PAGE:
Best Practices for Supporting the Success of First Generation College Students
Tuesday, October 21, 3:30pm-5:00pm, FPH Lounge
This year, one in seven of Hampshire’s entering class is a first generation college student. This percentage will continue to climb over the coming years. Students who are the first in their families to attend college have meaningful experiences, knowledge, and skills to contribute to Hampshire and to their own learning. However, first generation college students also have unique challenges navigating the college environment, particularly Hampshire’s learner-centered academic approach. Faculty attending this session will learn about challenges faced by many first generation college students and share advising strategies and teaching practices to support their academic success.
This Talking about Teaching session will be facilitated by:
Kristen Luschen, Dean of Multicultural Education & Inclusion/Assoc. Professor Education Studies
Vivianna Alvarez, First Gen Student Group, Signer/Division II student
Event sponsored by: The Hampshire College Center for Teaching and Learning
Multimedia Tools in the Traditional Classroom
Wednesday October 29th, 4:30-6pm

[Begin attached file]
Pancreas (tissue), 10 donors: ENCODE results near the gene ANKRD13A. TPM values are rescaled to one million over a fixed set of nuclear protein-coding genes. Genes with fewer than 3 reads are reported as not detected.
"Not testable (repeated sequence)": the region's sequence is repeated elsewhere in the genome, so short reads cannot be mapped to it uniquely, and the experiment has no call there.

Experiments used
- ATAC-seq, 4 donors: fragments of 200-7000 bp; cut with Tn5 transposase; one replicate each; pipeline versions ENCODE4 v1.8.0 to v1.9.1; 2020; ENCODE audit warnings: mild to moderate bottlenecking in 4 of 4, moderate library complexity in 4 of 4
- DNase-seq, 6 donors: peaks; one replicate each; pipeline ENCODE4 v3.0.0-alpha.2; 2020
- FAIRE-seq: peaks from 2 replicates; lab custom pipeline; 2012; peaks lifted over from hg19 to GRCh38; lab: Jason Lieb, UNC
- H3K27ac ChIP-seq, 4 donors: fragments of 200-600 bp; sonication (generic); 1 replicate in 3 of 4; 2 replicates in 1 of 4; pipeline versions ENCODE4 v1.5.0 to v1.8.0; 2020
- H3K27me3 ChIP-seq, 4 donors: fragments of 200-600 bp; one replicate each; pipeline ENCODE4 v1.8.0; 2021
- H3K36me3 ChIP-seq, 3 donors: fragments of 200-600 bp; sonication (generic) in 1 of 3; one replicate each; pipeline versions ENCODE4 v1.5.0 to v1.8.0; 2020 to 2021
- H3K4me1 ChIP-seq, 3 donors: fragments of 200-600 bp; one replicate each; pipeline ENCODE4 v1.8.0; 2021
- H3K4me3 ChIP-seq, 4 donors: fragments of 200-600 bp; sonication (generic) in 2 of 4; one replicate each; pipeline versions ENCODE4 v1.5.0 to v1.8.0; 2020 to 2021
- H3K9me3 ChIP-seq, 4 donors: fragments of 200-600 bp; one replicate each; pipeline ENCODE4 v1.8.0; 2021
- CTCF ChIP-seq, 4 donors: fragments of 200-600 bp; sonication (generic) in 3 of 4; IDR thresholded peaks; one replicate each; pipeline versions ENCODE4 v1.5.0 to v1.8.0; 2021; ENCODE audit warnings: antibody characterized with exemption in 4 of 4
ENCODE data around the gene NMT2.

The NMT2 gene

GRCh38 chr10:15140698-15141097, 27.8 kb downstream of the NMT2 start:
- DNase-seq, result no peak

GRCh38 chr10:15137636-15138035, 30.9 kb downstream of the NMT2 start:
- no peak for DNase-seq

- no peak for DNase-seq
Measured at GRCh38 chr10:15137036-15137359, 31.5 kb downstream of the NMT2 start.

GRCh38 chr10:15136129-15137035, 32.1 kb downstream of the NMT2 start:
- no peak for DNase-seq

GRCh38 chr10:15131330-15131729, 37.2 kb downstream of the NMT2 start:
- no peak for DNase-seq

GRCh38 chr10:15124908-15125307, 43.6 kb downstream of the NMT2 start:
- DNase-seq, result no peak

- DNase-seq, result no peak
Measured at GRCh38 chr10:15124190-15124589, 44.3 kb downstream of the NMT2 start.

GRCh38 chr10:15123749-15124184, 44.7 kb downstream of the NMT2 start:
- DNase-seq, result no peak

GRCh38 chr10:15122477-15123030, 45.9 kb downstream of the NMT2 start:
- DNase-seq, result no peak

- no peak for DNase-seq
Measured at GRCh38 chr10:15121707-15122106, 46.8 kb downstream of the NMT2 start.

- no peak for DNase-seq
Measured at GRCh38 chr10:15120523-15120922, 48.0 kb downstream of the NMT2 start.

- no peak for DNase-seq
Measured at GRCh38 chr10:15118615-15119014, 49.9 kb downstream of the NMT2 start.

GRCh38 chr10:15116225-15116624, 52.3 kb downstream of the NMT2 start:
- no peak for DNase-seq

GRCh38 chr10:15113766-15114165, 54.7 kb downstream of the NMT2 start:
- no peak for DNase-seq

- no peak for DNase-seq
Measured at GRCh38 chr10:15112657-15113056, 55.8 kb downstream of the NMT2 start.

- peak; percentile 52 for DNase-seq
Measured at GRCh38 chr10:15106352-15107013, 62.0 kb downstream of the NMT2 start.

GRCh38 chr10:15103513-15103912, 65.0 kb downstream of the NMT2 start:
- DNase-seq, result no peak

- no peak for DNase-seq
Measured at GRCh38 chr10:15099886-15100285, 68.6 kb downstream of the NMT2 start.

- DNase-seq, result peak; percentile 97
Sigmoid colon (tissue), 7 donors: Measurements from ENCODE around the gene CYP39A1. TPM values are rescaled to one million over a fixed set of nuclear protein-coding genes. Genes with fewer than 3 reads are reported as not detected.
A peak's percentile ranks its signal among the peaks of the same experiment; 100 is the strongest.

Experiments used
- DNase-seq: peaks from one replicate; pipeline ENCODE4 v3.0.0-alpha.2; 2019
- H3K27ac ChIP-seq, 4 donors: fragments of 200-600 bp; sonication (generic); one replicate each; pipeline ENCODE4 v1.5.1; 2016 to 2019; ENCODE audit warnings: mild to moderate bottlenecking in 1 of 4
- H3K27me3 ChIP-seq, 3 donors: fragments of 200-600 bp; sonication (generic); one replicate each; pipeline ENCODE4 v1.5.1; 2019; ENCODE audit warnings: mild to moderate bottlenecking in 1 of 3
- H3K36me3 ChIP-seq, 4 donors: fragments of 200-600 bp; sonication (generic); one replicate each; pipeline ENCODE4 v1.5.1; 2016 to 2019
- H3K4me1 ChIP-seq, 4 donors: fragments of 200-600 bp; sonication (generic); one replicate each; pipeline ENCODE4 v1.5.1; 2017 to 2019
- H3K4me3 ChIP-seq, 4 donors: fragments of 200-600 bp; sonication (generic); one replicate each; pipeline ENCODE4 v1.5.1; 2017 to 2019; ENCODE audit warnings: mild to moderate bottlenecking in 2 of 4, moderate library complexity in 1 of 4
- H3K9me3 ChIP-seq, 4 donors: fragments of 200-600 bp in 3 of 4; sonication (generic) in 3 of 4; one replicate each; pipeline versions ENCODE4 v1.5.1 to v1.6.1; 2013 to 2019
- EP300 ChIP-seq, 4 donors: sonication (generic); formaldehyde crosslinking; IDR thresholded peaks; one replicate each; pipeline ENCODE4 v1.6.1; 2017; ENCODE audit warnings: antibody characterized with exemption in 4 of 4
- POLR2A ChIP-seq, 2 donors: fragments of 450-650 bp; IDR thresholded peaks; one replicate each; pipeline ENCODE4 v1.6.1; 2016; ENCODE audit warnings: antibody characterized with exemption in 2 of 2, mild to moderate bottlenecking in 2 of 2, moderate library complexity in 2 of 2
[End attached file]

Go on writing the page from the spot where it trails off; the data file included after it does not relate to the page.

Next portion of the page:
Participate in a hands-on showcase at any of the following locations:
Kendade, Room 107
with Morena Svaldi, Maria Succi-Hempstead, and Bruno Grazioli
(Italian, MHC and Smith)
Engineering 2, Lab 152
with Eric Poehler,
Seelye Hall, Room B4
Videoconferencing room for online participation and hands-on demonstration
Whether or not you can attend, chime-in live through twitter # 5CollBL.
Register Online to secure your spot at one of the 3 locations for hands-on demonstrations of GoogleApps, WordPress, and ShowMe: www.fivecolleges.edu/blended/BLWorkshop
The Transformative Speaking Program has resources available to you and your students this semester. Please visit the program’s Moodle page at http://hamp.it/tspmoodle for more information about the highlights listed below:
1. You can request that a peer mentor meet with your students to work on developing skills for class discussion or presentations.
2. You can request that a team of peer mentors lead a speaking workshop for your students, during or outside of your class time.
3. Students can self-select to meet one-on-one with a peer speaking mentor to work on their general speaking skills or a particular discussion or presentation.
4. You can nominate students to apply to work as peer mentors for next year (application deadline Oct 17 and rolling thereafter).
5. You can request that a peer mentor be dedicated to work exclusively with you and students in your 100-level spring 2015 course in any discipline.
Questions? Contact Laura Greenfield at email@example.com
The Chronicle of Higher Ed has launched Vitae. It is the only online career hub dedicated to faculty and administrators with the goal of helping them with all aspects of their jobs. Vitae offers free career management tools, community, insights about teaching, scholarship, and life in academia.
Visit the FAQ to learn more about Vitae.